Many of us use Violas as an annual in our winter and summer containers and baskets. They are however strictly a short lived hardy perennial. They are suitable for rockeries (hence they are often sold from the alpine section of the nursery), containers, gravel gardens and border and path edges. They prefer moist but well drained soil. They will tolerate full sun, but thrive in a partially shaded spot in the garden. Their plentiful flowers appear and reappear from late spring to late summer or early autumn, drawing in the bees and butterflies. They bloom in a large array of different colours and are often scented. They are simplicity itself to grow and give a cottage garden effect. Their tiny flowers sit above heart shaped evergreen leaves. They have an advantage over their larger flowered relatives the pansies in that they are more weather resistant. Their many hybrids are bred from the species Viola Lutea and Viola Cornuta, whereas the pansies were bred from our native Viola Tricolour. The plants dimensions are around fifteen centimetres or six inches by twenty centimetres or eight inches and they form mounds.
Deadhead the plants regularly to ensure a continuous stream of blooms. Give the plants a trim back in autumn to prevent legginess. Feed annually with a slow release fertiliser. Slugs, snails and aphids can be a problem so keep an eye out for these and treat accordingly. Regular watering is essential in warm periods.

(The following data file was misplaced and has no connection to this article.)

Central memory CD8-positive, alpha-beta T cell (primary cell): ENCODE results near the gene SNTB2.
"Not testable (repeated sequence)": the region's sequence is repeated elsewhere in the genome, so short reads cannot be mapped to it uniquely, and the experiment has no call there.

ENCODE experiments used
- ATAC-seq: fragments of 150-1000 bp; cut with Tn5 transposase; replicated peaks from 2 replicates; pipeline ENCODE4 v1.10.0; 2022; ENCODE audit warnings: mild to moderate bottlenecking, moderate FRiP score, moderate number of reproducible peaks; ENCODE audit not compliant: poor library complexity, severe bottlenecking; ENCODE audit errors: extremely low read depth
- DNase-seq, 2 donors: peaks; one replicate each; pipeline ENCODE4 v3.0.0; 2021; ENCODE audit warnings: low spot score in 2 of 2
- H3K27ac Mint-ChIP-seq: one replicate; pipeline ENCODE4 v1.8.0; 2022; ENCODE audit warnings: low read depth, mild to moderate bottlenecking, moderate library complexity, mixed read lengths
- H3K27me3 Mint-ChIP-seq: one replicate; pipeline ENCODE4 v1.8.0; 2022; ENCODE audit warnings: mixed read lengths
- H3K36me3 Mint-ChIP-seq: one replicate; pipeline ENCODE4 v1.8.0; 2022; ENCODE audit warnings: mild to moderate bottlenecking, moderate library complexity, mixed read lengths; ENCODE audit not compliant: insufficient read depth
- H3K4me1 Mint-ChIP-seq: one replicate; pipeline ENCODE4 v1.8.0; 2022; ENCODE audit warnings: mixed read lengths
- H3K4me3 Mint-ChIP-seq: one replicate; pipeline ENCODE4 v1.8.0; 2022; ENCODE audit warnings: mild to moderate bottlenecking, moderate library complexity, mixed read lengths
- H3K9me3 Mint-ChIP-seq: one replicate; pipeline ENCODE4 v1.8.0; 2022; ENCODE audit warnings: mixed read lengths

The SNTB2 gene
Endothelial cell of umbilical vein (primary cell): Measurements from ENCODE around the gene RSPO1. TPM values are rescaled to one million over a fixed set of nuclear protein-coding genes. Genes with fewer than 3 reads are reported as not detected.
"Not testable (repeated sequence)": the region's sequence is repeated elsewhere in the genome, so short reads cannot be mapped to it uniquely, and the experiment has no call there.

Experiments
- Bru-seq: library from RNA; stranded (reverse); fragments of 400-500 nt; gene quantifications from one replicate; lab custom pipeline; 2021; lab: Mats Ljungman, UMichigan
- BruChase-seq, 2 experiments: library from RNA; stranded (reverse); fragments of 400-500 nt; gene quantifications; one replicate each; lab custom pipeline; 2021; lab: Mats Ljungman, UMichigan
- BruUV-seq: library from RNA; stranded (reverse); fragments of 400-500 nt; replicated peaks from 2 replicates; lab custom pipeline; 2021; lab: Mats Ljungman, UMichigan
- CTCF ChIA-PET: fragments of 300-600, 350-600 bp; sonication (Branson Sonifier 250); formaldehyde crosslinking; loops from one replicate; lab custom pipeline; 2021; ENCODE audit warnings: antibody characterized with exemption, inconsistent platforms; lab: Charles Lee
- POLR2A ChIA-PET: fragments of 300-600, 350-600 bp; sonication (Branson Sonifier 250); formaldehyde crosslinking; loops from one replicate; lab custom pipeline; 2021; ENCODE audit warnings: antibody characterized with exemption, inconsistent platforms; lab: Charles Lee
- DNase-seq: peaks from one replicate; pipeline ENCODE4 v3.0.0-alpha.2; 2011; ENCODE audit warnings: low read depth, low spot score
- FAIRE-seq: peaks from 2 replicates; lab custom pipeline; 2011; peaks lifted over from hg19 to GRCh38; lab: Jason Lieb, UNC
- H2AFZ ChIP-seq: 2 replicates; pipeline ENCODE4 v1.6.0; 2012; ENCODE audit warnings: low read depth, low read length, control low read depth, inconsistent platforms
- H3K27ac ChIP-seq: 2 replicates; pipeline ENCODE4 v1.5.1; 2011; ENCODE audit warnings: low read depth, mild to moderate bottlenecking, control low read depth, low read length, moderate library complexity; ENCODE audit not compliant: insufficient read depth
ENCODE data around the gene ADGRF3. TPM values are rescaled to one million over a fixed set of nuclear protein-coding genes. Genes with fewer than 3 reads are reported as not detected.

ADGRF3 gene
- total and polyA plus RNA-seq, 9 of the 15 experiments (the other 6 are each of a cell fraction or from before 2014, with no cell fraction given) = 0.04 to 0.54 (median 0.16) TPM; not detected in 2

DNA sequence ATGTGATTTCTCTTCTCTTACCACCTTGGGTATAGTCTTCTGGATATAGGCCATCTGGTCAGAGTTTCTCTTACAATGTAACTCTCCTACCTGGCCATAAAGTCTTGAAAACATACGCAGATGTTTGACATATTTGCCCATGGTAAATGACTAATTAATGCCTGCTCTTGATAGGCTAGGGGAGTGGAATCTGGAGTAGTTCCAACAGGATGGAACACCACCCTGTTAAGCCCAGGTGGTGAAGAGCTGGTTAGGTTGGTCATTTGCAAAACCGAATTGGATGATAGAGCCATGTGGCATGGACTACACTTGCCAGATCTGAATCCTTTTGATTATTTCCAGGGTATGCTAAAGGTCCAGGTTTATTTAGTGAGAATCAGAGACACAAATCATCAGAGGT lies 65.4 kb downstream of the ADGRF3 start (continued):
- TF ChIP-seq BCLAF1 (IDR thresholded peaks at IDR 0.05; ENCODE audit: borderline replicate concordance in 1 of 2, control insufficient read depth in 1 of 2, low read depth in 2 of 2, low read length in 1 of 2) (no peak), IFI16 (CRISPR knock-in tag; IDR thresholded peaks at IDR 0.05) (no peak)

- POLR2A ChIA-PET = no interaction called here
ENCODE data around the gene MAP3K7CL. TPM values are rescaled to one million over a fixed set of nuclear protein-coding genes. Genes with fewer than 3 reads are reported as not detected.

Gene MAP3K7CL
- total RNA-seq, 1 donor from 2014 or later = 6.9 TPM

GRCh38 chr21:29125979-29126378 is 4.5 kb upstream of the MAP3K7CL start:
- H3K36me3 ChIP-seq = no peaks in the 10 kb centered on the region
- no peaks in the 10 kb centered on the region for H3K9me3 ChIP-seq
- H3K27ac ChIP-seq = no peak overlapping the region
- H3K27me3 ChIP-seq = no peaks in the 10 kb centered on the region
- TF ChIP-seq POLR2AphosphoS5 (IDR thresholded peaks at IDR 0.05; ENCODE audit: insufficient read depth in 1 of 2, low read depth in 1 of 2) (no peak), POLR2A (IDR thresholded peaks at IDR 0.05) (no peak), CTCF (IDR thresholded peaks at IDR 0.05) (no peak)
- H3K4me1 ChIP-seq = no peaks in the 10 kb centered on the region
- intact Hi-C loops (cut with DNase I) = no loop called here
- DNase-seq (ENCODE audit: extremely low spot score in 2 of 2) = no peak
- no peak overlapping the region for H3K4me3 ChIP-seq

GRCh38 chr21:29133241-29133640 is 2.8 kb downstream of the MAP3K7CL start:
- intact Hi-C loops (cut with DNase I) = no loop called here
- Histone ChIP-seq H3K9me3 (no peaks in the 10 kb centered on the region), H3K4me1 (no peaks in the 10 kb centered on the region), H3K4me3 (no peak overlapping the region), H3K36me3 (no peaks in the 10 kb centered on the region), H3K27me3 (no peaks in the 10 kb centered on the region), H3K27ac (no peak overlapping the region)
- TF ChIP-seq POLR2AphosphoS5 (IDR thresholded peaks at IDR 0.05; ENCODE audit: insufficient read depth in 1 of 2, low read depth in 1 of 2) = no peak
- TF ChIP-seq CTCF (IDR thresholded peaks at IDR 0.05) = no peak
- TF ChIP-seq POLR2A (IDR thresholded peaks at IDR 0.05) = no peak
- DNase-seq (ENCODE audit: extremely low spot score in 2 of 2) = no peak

Below are some of my favourite varieties which have season long blooms on my partially shaded decking area.
Viola Columbine is a stunning variety which has scented rich mauve flowers streaked white and violet. It blooms from late spring to mid summer.
Viola Etain is a beautiful scented variety bearing flowers of yellow and lilac from mid spring to mid autumn.
Viola Rebecca has creamy white, mauve-streaked, scented flowers continuously from late spring to early autumn.
Viola Blackout is a great favourite of mine, but its near black, Yellow-eyed, scented flowers from late spring to mid summer are perhaps more of an acquired taste for some.
Just maybe this article may inspire a few of you to experiment with these versatile plants and perhaps even to collect a few of their many varieties. Just don’t get addicted!
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